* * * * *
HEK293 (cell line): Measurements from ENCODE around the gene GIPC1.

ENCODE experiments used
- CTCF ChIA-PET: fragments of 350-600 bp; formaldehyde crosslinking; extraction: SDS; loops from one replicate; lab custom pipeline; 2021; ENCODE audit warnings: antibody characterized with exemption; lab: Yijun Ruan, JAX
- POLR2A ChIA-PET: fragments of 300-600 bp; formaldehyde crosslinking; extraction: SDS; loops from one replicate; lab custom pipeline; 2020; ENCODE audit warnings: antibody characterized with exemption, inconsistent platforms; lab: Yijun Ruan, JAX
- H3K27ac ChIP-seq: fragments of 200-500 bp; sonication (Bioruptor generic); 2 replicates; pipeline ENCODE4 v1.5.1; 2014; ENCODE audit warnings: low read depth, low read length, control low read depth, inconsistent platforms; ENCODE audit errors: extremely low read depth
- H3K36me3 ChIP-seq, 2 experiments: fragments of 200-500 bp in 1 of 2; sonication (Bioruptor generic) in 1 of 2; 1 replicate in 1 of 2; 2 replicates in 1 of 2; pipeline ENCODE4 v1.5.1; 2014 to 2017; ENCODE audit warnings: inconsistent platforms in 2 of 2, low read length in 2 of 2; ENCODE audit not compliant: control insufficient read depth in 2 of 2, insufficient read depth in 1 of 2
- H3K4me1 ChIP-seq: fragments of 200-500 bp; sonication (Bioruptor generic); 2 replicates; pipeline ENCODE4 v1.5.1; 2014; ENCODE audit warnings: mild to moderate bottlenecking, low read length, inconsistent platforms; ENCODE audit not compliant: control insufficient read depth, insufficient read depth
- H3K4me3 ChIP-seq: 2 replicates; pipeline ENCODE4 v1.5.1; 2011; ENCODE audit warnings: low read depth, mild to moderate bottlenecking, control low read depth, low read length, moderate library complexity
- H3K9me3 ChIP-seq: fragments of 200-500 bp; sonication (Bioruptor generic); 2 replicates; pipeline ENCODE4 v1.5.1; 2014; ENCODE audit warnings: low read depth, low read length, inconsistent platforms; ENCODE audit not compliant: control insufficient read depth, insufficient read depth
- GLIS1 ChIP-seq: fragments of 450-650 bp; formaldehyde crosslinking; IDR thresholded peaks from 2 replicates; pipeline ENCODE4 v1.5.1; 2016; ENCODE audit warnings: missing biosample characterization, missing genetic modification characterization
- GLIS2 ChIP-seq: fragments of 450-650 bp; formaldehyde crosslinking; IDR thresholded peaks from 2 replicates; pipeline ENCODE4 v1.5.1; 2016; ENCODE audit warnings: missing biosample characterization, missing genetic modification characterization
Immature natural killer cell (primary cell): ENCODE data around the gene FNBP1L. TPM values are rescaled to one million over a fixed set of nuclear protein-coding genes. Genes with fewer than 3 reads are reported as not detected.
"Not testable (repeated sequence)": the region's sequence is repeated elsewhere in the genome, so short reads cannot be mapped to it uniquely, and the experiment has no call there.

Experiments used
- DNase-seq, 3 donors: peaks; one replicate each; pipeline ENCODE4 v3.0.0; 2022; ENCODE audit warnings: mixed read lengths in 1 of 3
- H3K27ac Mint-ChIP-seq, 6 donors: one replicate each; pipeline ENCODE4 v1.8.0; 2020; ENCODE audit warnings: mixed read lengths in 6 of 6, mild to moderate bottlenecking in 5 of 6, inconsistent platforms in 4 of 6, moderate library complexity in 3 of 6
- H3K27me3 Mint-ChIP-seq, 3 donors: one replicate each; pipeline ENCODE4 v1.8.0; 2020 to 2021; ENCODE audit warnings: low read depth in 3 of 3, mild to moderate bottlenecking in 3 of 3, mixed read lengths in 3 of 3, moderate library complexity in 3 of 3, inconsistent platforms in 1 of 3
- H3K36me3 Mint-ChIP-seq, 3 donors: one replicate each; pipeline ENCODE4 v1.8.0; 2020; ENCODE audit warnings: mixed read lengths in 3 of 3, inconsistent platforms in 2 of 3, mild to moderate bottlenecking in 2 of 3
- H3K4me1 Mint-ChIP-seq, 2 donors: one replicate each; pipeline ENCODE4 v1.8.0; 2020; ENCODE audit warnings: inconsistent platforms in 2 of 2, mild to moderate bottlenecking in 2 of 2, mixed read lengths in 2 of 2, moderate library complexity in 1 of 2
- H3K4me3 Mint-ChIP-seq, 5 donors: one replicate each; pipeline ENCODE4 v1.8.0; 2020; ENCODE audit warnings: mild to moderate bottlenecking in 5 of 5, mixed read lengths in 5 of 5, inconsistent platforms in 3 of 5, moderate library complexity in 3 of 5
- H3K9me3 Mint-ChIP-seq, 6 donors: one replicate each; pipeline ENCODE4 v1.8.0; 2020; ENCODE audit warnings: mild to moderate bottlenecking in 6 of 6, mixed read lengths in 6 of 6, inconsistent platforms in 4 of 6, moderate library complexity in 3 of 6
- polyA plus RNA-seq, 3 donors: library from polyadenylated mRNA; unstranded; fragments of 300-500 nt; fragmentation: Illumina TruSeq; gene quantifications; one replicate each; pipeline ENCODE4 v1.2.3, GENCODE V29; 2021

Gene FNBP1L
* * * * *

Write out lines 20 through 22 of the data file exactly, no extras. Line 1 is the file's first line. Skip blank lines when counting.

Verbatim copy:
- H3K4me3 Mint-ChIP-seq, 5 donors: one replicate each; pipeline ENCODE4 v1.8.0; 2020; ENCODE audit warnings: mild to moderate bottlenecking in 5 of 5, mixed read lengths in 5 of 5, inconsistent platforms in 3 of 5, moderate library complexity in 3 of 5
- H3K9me3 Mint-ChIP-seq, 6 donors: one replicate each; pipeline ENCODE4 v1.8.0; 2020; ENCODE audit warnings: mild to moderate bottlenecking in 6 of 6, mixed read lengths in 6 of 6, inconsistent platforms in 4 of 6, moderate library complexity in 3 of 6
- polyA plus RNA-seq, 3 donors: library from polyadenylated mRNA; unstranded; fragments of 300-500 nt; fragmentation: Illumina TruSeq; gene quantifications; one replicate each; pipeline ENCODE4 v1.2.3, GENCODE V29; 2021